Consolidation centres will grow. although de Pencier warns there is an added cost to the supply chain,outweighed usually by the environmental benefit.While construction and retail have already dabbled in this field, other groups such as small, own-account companies or manufacturers may also do so in the future.
Home delivery and internet sales are much talked about as demanding a new distribution pattern. However,cle Pencier does not believe these will ever account for more than 10% of the market, despite their proliferation.They may however provide opportunities. Pallet networks will be well placed to branch into other fields such as the home delivery market.
King believes the pallet networks could become holding companies for groups of 50 or 60 operators that can look at other areas, such as food distribution or non-palletised goods. Equally there is scope for operators in other sectors to set up distribution models based on the pallet networks within their markets.
Twelve years may be enough to give us longer, heavier vehicles (LHVs) on our motorways, at least at restricted times and routes King believes overnight deliveries will have to be carried this way if we don't want another 50,000 trucks on the strategic road network. "Even at 2% annual GDP growth there will be many more trucks-and by then other countries will have demonstrated the safety and benefits of LH Vs."
Congestion won't simply be the driver for efficiency and fewer vehiclesit may also call into question strategies such as just-intime, which place goods on the road rather than in warehouses. De Pencier says:"It may be that having stripped all the fat from the industry we need to now put a little back for environmental reasons."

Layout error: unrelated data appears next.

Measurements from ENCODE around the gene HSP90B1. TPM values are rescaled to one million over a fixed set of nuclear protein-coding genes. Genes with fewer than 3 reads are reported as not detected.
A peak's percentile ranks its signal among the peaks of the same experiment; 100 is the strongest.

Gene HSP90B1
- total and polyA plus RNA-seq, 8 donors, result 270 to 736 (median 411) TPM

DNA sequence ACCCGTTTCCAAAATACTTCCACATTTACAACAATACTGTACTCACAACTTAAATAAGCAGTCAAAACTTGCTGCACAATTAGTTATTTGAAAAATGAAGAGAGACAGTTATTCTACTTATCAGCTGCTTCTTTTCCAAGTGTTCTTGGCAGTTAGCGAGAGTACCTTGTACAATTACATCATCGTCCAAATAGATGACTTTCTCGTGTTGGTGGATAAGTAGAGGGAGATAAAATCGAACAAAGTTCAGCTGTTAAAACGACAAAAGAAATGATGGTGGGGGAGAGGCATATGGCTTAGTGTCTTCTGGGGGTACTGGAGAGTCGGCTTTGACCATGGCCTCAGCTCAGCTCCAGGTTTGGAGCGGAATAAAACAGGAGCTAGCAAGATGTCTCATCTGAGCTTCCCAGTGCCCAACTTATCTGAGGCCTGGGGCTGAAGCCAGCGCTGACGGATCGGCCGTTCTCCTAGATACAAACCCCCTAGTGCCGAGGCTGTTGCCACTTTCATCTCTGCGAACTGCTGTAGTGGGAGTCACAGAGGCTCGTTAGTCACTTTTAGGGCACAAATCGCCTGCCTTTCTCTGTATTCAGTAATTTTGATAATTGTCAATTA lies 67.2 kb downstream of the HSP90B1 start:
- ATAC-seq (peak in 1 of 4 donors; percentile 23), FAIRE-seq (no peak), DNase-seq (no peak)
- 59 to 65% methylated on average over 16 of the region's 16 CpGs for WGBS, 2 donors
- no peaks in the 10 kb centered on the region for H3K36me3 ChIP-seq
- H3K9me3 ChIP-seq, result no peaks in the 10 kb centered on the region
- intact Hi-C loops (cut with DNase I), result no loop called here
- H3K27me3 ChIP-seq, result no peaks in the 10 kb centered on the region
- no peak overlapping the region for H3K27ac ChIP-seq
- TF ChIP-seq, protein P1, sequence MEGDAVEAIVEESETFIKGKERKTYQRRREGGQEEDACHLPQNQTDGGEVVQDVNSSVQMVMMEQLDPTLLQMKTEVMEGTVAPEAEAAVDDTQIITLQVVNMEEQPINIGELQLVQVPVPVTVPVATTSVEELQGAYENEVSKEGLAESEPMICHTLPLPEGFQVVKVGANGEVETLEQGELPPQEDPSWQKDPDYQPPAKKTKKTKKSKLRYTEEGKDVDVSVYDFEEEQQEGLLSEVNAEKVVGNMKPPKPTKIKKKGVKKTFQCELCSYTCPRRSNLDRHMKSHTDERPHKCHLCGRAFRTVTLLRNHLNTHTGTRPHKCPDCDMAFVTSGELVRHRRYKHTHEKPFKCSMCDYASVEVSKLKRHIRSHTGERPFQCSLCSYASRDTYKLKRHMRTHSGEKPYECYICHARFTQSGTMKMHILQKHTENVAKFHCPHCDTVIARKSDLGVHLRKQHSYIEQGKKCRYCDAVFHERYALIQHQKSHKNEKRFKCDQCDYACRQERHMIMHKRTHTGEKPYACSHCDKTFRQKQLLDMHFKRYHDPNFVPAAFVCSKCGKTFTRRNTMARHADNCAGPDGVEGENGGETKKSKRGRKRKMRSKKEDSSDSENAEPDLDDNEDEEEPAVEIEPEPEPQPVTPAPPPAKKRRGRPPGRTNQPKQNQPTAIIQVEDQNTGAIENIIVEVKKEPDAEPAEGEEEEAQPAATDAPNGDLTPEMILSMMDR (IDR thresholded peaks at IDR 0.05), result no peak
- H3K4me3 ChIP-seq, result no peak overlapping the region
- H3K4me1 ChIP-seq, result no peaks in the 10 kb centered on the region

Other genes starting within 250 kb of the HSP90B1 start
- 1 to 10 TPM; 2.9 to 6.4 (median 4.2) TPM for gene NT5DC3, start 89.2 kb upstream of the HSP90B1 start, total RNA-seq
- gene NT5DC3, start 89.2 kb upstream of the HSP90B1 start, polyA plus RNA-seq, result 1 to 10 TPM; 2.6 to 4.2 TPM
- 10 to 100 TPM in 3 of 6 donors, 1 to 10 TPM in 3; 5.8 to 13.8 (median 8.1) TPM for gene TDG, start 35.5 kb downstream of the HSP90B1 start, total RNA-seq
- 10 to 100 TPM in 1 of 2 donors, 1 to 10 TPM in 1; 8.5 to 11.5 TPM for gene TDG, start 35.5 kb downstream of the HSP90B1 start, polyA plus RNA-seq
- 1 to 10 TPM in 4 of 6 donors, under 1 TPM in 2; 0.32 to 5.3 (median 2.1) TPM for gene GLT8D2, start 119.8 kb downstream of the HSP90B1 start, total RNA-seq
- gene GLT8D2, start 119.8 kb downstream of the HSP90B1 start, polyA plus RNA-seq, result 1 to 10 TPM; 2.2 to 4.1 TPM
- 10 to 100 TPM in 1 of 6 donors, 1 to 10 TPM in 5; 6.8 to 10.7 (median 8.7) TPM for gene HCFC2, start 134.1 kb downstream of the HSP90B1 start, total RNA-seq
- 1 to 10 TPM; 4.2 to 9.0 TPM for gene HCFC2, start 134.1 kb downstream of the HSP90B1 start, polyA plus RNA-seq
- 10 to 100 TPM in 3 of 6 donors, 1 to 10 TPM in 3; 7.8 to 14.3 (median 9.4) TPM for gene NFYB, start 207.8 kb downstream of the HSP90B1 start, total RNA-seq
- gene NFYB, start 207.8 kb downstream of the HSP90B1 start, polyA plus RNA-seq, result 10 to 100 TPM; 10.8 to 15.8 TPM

Fleet management There may be limited growth in fleet management for own-account operators such as Bulmers are already pursuing this to offer efficient, compliant operation with greater purchasing power. But this is not a new idea and, if it increases substantially, it may be because own-account operations will soon be obliged to have a CPC holder even for a restricted licence.
"By 2020 theTCs could be long gone, with Vosa acting as judge,jury and executioner," says King. "It may well be that professional management starts to look more attractive and commercially viable than before."
The key 10 2020 will be route, not mode. Freight operators will have to ask:"What is the most efficient and environmentally sound way to deliver the goodsr and will be expected to have the strategy, the resources, or the commercial partnerships that can help them deliver, whether or not the goods go by road. "It is increasingly difficult to see that companies will survive if they cannot offer a full logistics solution," adds King.
Finally, now is the time to capitalise on eco-logistics as a marketing tool. By 2020 green running will be an obligation, not an opportunity. So if you want to cash in on it and set yourself up for the future, do it now. •